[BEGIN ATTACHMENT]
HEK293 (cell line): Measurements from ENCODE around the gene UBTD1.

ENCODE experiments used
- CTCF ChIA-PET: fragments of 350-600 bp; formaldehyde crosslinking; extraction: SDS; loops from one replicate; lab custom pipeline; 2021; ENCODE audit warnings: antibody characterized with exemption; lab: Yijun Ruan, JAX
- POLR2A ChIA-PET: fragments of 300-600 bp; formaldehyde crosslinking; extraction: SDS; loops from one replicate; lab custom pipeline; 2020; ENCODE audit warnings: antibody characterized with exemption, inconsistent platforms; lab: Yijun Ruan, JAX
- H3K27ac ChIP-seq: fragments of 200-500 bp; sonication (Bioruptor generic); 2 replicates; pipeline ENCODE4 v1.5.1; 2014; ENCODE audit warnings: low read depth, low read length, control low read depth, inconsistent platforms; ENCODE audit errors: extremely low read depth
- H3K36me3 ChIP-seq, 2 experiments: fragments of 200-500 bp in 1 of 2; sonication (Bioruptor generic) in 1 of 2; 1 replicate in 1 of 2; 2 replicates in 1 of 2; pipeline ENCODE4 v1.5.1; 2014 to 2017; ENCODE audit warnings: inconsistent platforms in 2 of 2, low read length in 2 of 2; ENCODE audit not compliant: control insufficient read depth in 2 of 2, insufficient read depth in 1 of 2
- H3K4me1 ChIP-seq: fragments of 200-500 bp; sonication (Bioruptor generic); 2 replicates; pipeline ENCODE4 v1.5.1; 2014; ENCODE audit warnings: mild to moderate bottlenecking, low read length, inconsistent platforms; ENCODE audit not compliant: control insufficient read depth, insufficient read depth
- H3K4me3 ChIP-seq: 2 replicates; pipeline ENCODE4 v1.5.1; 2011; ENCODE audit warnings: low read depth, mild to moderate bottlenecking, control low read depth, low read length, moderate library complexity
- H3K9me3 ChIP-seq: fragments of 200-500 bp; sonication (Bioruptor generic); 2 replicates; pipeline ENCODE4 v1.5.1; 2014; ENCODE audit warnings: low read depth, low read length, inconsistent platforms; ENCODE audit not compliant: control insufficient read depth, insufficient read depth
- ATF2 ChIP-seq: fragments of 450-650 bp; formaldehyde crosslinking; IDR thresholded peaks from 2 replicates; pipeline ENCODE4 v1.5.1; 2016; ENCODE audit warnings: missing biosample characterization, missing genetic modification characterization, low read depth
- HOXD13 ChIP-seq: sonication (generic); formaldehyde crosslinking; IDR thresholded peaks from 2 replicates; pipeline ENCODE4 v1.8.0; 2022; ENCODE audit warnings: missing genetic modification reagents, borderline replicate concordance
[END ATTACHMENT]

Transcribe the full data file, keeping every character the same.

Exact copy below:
HEK293 (cell line): Measurements from ENCODE around the gene UBTD1.

ENCODE experiments used
- CTCF ChIA-PET: fragments of 350-600 bp; formaldehyde crosslinking; extraction: SDS; loops from one replicate; lab custom pipeline; 2021; ENCODE audit warnings: antibody characterized with exemption; lab: Yijun Ruan, JAX
- POLR2A ChIA-PET: fragments of 300-600 bp; formaldehyde crosslinking; extraction: SDS; loops from one replicate; lab custom pipeline; 2020; ENCODE audit warnings: antibody characterized with exemption, inconsistent platforms; lab: Yijun Ruan, JAX
- H3K27ac ChIP-seq: fragments of 200-500 bp; sonication (Bioruptor generic); 2 replicates; pipeline ENCODE4 v1.5.1; 2014; ENCODE audit warnings: low read depth, low read length, control low read depth, inconsistent platforms; ENCODE audit errors: extremely low read depth
- H3K36me3 ChIP-seq, 2 experiments: fragments of 200-500 bp in 1 of 2; sonication (Bioruptor generic) in 1 of 2; 1 replicate in 1 of 2; 2 replicates in 1 of 2; pipeline ENCODE4 v1.5.1; 2014 to 2017; ENCODE audit warnings: inconsistent platforms in 2 of 2, low read length in 2 of 2; ENCODE audit not compliant: control insufficient read depth in 2 of 2, insufficient read depth in 1 of 2
- H3K4me1 ChIP-seq: fragments of 200-500 bp; sonication (Bioruptor generic); 2 replicates; pipeline ENCODE4 v1.5.1; 2014; ENCODE audit warnings: mild to moderate bottlenecking, low read length, inconsistent platforms; ENCODE audit not compliant: control insufficient read depth, insufficient read depth
- H3K4me3 ChIP-seq: 2 replicates; pipeline ENCODE4 v1.5.1; 2011; ENCODE audit warnings: low read depth, mild to moderate bottlenecking, control low read depth, low read length, moderate library complexity
- H3K9me3 ChIP-seq: fragments of 200-500 bp; sonication (Bioruptor generic); 2 replicates; pipeline ENCODE4 v1.5.1; 2014; ENCODE audit warnings: low read depth, low read length, inconsistent platforms; ENCODE audit not compliant: control insufficient read depth, insufficient read depth
- ATF2 ChIP-seq: fragments of 450-650 bp; formaldehyde crosslinking; IDR thresholded peaks from 2 replicates; pipeline ENCODE4 v1.5.1; 2016; ENCODE audit warnings: missing biosample characterization, missing genetic modification characterization, low read depth
- HOXD13 ChIP-seq: sonication (generic); formaldehyde crosslinking; IDR thresholded peaks from 2 replicates; pipeline ENCODE4 v1.8.0; 2022; ENCODE audit warnings: missing genetic modification reagents, borderline replicate concordance